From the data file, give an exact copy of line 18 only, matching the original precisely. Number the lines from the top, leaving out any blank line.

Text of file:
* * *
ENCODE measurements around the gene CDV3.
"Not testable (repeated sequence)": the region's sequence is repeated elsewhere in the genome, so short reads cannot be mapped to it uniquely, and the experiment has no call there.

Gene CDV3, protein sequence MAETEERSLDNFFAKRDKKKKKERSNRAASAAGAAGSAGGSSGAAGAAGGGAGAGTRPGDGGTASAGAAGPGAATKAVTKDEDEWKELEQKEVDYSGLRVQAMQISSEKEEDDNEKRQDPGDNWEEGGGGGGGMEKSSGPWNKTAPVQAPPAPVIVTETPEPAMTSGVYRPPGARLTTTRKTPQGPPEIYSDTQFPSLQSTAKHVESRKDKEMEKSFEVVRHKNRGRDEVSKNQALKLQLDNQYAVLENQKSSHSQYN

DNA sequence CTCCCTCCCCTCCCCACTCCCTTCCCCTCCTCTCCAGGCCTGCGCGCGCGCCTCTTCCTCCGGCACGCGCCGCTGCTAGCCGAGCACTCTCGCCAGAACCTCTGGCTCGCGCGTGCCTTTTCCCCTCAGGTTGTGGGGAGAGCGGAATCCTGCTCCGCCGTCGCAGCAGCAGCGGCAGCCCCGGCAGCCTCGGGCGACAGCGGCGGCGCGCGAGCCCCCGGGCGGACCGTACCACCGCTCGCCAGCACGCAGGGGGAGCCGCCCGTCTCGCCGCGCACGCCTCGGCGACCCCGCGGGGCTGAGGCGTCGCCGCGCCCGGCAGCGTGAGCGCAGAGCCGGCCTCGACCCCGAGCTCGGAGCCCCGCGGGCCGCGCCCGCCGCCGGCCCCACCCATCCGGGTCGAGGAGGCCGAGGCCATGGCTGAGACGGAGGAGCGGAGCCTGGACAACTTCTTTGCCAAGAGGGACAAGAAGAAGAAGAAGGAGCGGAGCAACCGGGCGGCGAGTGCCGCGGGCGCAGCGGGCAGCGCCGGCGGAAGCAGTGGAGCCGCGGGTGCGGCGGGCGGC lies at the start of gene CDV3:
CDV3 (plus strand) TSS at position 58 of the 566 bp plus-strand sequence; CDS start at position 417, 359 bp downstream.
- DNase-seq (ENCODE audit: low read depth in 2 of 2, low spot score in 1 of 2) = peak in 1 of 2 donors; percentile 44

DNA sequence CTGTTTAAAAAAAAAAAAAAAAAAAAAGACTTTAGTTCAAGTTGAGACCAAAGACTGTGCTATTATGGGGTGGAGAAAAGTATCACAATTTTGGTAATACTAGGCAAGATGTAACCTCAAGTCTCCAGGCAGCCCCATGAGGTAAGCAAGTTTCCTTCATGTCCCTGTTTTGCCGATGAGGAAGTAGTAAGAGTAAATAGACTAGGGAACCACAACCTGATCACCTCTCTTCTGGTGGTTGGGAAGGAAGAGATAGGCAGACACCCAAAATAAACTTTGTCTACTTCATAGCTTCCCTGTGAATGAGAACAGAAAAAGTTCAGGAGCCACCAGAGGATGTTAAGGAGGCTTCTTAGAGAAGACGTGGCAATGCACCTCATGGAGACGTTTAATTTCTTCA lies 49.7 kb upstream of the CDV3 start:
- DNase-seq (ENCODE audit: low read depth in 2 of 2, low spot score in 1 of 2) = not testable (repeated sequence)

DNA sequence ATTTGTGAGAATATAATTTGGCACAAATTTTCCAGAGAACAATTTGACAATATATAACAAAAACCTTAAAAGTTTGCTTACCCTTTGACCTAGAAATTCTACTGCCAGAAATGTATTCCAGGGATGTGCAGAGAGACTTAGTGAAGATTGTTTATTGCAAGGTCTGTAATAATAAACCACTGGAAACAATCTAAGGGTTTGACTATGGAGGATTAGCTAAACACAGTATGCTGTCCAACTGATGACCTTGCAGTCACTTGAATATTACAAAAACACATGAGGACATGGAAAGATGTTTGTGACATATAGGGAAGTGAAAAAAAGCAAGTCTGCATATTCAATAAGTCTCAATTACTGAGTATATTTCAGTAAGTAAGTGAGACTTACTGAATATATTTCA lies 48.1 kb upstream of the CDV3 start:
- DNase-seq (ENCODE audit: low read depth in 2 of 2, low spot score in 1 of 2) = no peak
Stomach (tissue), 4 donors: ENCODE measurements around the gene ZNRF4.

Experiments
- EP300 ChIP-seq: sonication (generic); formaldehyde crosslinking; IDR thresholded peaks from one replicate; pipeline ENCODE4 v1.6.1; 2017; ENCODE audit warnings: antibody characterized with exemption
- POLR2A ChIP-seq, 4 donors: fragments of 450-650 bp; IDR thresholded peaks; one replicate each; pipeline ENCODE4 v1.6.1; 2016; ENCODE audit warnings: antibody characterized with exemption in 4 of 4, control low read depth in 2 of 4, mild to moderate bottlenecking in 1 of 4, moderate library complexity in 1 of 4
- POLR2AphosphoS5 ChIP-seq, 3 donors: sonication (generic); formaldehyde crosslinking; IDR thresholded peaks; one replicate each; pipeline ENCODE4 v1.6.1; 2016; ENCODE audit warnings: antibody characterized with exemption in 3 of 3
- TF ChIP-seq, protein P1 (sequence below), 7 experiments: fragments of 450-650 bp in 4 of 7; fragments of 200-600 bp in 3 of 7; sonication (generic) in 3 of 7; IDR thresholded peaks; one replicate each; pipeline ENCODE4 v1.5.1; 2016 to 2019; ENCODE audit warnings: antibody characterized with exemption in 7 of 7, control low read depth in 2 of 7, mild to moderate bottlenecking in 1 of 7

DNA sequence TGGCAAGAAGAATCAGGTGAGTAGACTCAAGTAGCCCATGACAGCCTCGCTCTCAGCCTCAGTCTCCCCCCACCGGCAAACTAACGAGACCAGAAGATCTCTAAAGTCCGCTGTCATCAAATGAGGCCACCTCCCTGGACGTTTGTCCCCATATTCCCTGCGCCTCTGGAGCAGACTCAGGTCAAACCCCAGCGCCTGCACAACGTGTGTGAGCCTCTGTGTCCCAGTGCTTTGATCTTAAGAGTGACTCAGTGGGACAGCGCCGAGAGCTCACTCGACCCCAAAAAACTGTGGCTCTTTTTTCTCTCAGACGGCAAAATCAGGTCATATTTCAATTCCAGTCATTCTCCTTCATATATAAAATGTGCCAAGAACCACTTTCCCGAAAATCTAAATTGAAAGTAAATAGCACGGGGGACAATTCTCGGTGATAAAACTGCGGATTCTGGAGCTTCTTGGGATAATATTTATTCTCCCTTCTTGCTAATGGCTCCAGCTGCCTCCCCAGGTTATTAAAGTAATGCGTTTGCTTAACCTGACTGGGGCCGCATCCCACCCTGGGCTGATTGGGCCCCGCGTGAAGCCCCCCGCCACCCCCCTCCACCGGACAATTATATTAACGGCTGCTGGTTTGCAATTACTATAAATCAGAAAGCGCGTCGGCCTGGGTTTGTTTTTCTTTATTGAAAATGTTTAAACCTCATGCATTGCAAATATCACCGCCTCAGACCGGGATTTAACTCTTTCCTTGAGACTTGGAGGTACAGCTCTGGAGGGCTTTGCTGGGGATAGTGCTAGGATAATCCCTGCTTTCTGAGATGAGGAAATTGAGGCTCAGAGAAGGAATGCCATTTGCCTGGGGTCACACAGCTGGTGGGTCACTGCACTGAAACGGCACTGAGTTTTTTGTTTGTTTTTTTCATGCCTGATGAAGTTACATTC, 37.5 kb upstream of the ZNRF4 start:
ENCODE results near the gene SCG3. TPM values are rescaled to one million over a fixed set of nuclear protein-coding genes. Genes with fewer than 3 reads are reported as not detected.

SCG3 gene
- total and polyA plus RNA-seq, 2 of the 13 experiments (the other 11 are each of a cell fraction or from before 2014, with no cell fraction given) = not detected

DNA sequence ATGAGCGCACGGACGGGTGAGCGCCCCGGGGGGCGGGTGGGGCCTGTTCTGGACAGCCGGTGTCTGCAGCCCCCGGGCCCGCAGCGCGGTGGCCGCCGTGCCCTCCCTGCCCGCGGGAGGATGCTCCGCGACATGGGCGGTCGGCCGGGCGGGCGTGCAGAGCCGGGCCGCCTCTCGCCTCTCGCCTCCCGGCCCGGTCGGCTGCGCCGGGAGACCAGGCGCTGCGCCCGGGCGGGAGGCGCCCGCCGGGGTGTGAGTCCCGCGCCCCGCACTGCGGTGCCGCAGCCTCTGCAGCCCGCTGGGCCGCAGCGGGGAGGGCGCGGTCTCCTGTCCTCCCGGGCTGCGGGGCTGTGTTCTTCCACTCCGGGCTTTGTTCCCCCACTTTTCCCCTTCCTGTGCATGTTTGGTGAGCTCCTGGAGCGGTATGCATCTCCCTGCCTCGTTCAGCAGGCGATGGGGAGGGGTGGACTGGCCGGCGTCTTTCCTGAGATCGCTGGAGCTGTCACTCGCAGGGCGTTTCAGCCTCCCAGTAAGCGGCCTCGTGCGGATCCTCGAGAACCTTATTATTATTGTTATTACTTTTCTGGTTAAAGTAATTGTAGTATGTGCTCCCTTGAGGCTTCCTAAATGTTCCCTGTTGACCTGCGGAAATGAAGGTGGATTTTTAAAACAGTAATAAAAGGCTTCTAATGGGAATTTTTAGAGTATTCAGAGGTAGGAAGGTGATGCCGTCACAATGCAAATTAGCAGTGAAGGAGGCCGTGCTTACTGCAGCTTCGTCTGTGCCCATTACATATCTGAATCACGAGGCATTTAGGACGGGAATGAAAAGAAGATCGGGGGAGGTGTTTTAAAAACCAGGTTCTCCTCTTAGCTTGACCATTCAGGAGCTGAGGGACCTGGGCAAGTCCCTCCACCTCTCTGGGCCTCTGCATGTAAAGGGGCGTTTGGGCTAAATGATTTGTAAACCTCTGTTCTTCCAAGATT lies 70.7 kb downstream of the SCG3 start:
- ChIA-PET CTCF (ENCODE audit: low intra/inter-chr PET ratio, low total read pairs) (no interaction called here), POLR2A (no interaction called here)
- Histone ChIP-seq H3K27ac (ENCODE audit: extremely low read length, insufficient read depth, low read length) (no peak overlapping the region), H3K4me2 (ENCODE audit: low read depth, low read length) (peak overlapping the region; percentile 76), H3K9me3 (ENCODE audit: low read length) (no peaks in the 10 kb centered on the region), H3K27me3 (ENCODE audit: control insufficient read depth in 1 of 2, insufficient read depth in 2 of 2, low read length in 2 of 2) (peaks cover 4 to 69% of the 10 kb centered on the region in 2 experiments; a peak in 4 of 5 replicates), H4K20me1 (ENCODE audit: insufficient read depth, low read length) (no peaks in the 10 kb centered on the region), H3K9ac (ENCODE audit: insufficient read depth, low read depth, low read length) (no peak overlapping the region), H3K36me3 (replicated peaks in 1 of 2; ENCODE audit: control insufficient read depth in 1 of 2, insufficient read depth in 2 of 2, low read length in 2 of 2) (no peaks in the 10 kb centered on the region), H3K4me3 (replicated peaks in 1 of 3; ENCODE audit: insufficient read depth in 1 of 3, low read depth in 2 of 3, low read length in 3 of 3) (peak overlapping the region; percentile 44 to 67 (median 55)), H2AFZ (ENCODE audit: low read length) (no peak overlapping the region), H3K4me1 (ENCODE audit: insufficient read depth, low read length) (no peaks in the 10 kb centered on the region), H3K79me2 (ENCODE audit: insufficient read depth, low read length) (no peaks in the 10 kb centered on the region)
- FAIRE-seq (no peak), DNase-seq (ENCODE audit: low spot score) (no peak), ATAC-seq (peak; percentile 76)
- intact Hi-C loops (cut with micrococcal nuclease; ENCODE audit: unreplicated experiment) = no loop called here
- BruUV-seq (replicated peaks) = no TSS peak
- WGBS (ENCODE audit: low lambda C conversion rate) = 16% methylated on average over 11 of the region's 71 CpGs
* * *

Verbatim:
ENCODE results near the gene SCG3. TPM values are rescaled to one million over a fixed set of nuclear protein-coding genes. Genes with fewer than 3 reads are reported as not detected.